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Apple's long-rumored all-glass tactile keyboard may be real sooner rather than later

New research uses tiny hydraulic pumps to create textured displays

Apple has been working on technologies to elevate glass on demand for keyboards and notifications for a long time, and newly published research from Carnegie Mellon may have a solution.

The technology could enable smartphones like the iPhone to physically deform a display for various elements, such as notifications. For example, such a display could present a raised bump to inform users of notifications more subtly, such as when the smartphone is in silent mode.

The Future Interfaces Group at Carnegie Mellon University is behind the research, according to TechCrunch. They describe the technology as "embedded electroosmotic pumps for scalable shape displays."

The primary achievement they're claiming is the successful integration of the hydraulic haptic system into a slim panel concealed behind an OLED display, like the ones utilized in modern smartphones. They show their work in a research paper and offer a video demonstration.

The group says their electro-osmotic pumps can be as small as 2mm in diameter, with each pump being individually controllable and supporting fast update rates.

Apple has been working on technology like this for a long time

The technology can go beyond mere notifications, however. For example, Apple was granted a patent in 2019 titled, "Touch surface for simulating materials," in which the company proposes methods to modify a surface to produce a range of sensations that resemble those of diverse textures.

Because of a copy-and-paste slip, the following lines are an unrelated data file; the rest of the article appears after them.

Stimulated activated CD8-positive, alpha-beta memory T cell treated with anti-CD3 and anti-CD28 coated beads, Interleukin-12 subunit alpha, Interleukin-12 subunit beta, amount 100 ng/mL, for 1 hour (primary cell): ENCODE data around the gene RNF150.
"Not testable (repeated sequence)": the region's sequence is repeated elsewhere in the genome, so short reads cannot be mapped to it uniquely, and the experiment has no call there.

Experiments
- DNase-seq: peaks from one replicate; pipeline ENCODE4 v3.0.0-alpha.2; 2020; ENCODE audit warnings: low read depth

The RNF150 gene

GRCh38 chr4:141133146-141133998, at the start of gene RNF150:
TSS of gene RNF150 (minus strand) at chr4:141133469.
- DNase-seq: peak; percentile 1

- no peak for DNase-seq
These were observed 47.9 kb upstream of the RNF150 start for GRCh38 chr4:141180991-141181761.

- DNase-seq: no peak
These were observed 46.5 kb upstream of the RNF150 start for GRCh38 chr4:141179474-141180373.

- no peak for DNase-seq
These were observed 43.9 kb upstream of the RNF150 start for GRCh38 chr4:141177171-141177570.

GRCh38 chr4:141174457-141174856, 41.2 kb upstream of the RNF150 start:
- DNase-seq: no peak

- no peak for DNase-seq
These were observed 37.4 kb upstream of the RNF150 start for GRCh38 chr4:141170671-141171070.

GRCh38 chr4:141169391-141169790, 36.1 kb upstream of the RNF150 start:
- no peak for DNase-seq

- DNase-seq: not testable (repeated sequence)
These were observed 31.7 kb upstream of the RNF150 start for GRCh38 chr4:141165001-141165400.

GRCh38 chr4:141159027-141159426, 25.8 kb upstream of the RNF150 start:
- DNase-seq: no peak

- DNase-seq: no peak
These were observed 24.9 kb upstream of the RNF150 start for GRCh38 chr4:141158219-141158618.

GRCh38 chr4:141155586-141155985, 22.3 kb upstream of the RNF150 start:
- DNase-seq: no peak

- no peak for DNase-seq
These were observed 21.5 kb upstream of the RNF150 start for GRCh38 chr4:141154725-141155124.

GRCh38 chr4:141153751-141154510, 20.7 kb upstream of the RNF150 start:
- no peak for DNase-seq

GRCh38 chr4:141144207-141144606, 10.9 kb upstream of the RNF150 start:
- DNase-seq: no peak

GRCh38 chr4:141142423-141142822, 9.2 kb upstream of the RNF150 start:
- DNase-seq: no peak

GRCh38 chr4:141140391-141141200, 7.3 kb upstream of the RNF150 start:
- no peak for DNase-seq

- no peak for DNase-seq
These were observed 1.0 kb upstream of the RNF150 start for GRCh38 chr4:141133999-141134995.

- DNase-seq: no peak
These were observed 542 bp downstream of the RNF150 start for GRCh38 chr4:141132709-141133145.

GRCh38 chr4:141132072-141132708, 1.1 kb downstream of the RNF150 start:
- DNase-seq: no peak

According to the patent, actuators, temperature control devices, and a central control unit are recommended for generating both types of feedback over a designated section of a touch surface. Regarding the actuators, the control unit will activate them to induce vibrations on the display, resulting in a tactile sensation of texture.

In the past, Apple has explored other ways to enhance the tactile experience for its users, as evidenced by the March 2017 patent titled "User Interface having changeable topography," which describes a display that can alter its shape to include raised sections. For instance, this could involve including elevated keys on a keyboard or calculator.

Apple has also done research into using haptic technology for keyboards. In 2022 it was granted a patent for a "keyless keyboard" that would use solid-state haptics technology that would replace physical keyboard kkeys with a glass display utilizing touch-sensing systems.

The patent describes a top layer of glass that features two force-sensing systems for distinct "input regions," as well as a touch-sensing system for detecting the position of the user's fingers. Haptic feedback is delivered through one or more actuators to provide a response for each keystroke.